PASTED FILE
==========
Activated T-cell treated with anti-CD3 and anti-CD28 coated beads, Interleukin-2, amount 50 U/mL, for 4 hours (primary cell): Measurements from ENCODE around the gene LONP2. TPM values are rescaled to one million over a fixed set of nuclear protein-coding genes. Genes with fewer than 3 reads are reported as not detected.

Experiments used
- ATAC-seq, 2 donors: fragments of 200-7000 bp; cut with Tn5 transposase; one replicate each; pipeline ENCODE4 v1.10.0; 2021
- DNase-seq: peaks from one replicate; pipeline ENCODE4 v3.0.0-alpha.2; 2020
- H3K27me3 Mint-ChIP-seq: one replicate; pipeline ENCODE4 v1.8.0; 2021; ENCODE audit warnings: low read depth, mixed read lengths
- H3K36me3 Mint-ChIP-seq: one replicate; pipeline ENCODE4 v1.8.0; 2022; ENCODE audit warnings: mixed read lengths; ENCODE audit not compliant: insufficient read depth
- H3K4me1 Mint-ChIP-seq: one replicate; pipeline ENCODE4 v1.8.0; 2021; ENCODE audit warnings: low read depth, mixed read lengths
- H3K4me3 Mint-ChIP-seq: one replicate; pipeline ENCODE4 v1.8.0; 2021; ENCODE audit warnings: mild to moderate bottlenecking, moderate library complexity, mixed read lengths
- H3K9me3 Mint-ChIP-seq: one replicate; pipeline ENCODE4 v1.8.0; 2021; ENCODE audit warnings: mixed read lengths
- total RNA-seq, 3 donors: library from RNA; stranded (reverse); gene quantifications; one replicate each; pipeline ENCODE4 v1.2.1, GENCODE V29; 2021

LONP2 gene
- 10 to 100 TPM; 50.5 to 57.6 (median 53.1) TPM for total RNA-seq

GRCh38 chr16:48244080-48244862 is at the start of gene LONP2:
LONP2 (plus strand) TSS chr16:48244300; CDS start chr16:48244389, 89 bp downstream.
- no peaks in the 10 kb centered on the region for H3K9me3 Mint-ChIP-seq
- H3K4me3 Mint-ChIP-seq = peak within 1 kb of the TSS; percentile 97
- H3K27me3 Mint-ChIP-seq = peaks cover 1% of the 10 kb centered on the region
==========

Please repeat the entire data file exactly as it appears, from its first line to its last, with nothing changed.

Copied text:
Activated T-cell treated with anti-CD3 and anti-CD28 coated beads, Interleukin-2, amount 50 U/mL, for 4 hours (primary cell): Measurements from ENCODE around the gene LONP2. TPM values are rescaled to one million over a fixed set of nuclear protein-coding genes. Genes with fewer than 3 reads are reported as not detected.

Experiments used
- ATAC-seq, 2 donors: fragments of 200-7000 bp; cut with Tn5 transposase; one replicate each; pipeline ENCODE4 v1.10.0; 2021
- DNase-seq: peaks from one replicate; pipeline ENCODE4 v3.0.0-alpha.2; 2020
- H3K27me3 Mint-ChIP-seq: one replicate; pipeline ENCODE4 v1.8.0; 2021; ENCODE audit warnings: low read depth, mixed read lengths
- H3K36me3 Mint-ChIP-seq: one replicate; pipeline ENCODE4 v1.8.0; 2022; ENCODE audit warnings: mixed read lengths; ENCODE audit not compliant: insufficient read depth
- H3K4me1 Mint-ChIP-seq: one replicate; pipeline ENCODE4 v1.8.0; 2021; ENCODE audit warnings: low read depth, mixed read lengths
- H3K4me3 Mint-ChIP-seq: one replicate; pipeline ENCODE4 v1.8.0; 2021; ENCODE audit warnings: mild to moderate bottlenecking, moderate library complexity, mixed read lengths
- H3K9me3 Mint-ChIP-seq: one replicate; pipeline ENCODE4 v1.8.0; 2021; ENCODE audit warnings: mixed read lengths
- total RNA-seq, 3 donors: library from RNA; stranded (reverse); gene quantifications; one replicate each; pipeline ENCODE4 v1.2.1, GENCODE V29; 2021

LONP2 gene
- 10 to 100 TPM; 50.5 to 57.6 (median 53.1) TPM for total RNA-seq

GRCh38 chr16:48244080-48244862 is at the start of gene LONP2:
LONP2 (plus strand) TSS chr16:48244300; CDS start chr16:48244389, 89 bp downstream.
- no peaks in the 10 kb centered on the region for H3K9me3 Mint-ChIP-seq
- H3K4me3 Mint-ChIP-seq = peak within 1 kb of the TSS; percentile 97
- H3K27me3 Mint-ChIP-seq = peaks cover 1% of the 10 kb centered on the region